Simple candlestick patterns can be an excellent way to identify key inflection points in the market by visual representation of areas of important supply (sellers) and demand (buyers). These formations can be used as a signal for taking a trade (or avoiding one), as well as guide for stop placement and improving the overall risk profile of a trade. In addition to explaining the basics we also went through numerous examples.
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Why use candlesticks charts?
Candlestick analysis is an excellent way to identify important price action dynamics on any time-frame. These get at the heart of the price action portion of technical analysis. While there are many different types and configurations, we focused on the simplest reversal candlestick types. Reversal candles are excellent in showing where there are important power struggles between buyers and sellers. Of course, as is the case with any form of analysis, these should be used in conjunction with other tools and methodologies. Reversal candles can also be used to assess risk (stop placement) and for determining when to exit a trade.
Two basic reversal types
The two basic types of candlesticks we focused on were key-reversals (also know as pin bars, hammers – bullish, and shooting stars – bearish) and dojis (regular and long-legged). A key reversal is identified as a candle with a long tail or wick relative to the body. As a rule of thumb the body should account for approximately 25% or less of the range of the candlestick. The range of the candlestick should be above average, longer wicks indicate a more powerful reversal. The close of the candle can be greater or less than the open, preferably closer to the top of the candlestick for bullish formations and the bottom for the bearish variation.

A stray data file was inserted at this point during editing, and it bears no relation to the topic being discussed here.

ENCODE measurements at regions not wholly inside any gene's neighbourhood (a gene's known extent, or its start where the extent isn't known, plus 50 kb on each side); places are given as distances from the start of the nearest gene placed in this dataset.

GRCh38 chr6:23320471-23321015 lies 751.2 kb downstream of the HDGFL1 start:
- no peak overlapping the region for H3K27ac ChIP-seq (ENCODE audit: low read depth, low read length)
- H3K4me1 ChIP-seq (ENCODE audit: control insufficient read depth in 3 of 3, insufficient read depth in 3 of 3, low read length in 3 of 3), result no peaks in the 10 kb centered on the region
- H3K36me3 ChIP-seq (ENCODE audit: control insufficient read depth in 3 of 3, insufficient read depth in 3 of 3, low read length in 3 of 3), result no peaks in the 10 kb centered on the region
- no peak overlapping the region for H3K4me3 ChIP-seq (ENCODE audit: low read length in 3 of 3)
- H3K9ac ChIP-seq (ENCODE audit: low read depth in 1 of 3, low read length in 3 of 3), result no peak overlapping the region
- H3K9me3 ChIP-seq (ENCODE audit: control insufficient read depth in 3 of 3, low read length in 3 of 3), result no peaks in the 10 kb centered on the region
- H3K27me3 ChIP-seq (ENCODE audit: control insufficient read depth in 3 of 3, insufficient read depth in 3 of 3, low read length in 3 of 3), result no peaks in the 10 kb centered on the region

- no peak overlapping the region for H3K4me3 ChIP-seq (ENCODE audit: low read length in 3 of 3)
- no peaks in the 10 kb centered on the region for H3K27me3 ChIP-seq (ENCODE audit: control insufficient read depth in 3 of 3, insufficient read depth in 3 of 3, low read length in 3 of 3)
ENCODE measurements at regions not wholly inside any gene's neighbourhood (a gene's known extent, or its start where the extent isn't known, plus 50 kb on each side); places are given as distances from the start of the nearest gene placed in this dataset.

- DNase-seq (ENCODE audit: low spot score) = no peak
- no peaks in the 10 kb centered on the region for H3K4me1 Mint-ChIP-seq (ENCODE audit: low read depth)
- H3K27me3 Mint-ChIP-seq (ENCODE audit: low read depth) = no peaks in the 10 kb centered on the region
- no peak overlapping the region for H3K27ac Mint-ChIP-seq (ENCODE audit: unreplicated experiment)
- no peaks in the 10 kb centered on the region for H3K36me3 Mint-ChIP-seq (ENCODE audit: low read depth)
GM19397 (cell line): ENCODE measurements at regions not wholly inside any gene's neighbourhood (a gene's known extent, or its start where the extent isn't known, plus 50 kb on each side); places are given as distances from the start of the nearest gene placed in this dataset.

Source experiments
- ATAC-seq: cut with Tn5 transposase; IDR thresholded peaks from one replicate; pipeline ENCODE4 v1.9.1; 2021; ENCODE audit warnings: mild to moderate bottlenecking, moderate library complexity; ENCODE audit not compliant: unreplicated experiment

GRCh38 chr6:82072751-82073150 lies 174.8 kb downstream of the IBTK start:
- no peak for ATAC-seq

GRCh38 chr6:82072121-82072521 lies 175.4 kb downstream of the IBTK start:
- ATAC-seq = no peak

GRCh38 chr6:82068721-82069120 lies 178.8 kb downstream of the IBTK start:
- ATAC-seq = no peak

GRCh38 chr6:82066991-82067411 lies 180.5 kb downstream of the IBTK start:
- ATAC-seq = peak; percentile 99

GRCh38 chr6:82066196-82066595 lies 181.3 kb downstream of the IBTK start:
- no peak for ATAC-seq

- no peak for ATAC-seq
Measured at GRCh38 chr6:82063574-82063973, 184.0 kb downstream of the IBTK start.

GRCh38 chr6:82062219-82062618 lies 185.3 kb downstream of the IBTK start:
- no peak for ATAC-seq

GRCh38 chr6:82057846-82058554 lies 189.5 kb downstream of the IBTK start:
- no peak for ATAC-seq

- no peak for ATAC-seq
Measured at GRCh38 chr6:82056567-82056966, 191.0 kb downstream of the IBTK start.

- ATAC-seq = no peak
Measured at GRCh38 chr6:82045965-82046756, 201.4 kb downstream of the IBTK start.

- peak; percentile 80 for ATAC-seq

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Context is important
Where on the chart a candlestick forms is very important. Trend needs to be taken into consideration; is it forming after an extended move (overbought/oversold), with or against the trend on a countertrend move, or in the middle of trading range? Those that form in the middle of a choppy range are to be avoided. Is there support or resistance in the area of the candle? As said earlier, candlesticks shouldn’t be traded just because it’s a high-quality formation, other factors need to be considered. We also looked at a few unique sequences using more than one time-frame (i.e. reversal on weekly followed up by a formation on the daily). Also discussed was the power of more than one reversal event in very close proximity to one another (See video for examples.)
Examples of Candlesticks in different circumstances
Execution and risk management
As per usual, we cannot go on talking strategy without discussing the topic of risk management. Candlesticks are a good way to identify where stops should be placed. For example, if you buy a bullish key-reversal off support it would make sense that if the bullish price action is negated (price trades sufficiently through the low of the candlestick) that you exit the trade. Vice versa for a short (stop placed above the high of a candle).
Stop-loss placement (Long & Short)
For the full conversation and examples, please see the video above…
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Past webinars you might be interested in: Handling Drawdowns; Risk Management; Analysis, keeping it simple; 6 Mistakes Traders Make; Focusing on the Process; Building Consistency; Classic Chart Patterns, Part I; Classic Chart Patterns, Part II; Trading Breakouts; Trading Pullbacks; Combining Breakouts & Pullbacks
---Written by Paul Robinson, Market Analyst
You can follow Paul on Twitter at @PaulRobinsonFX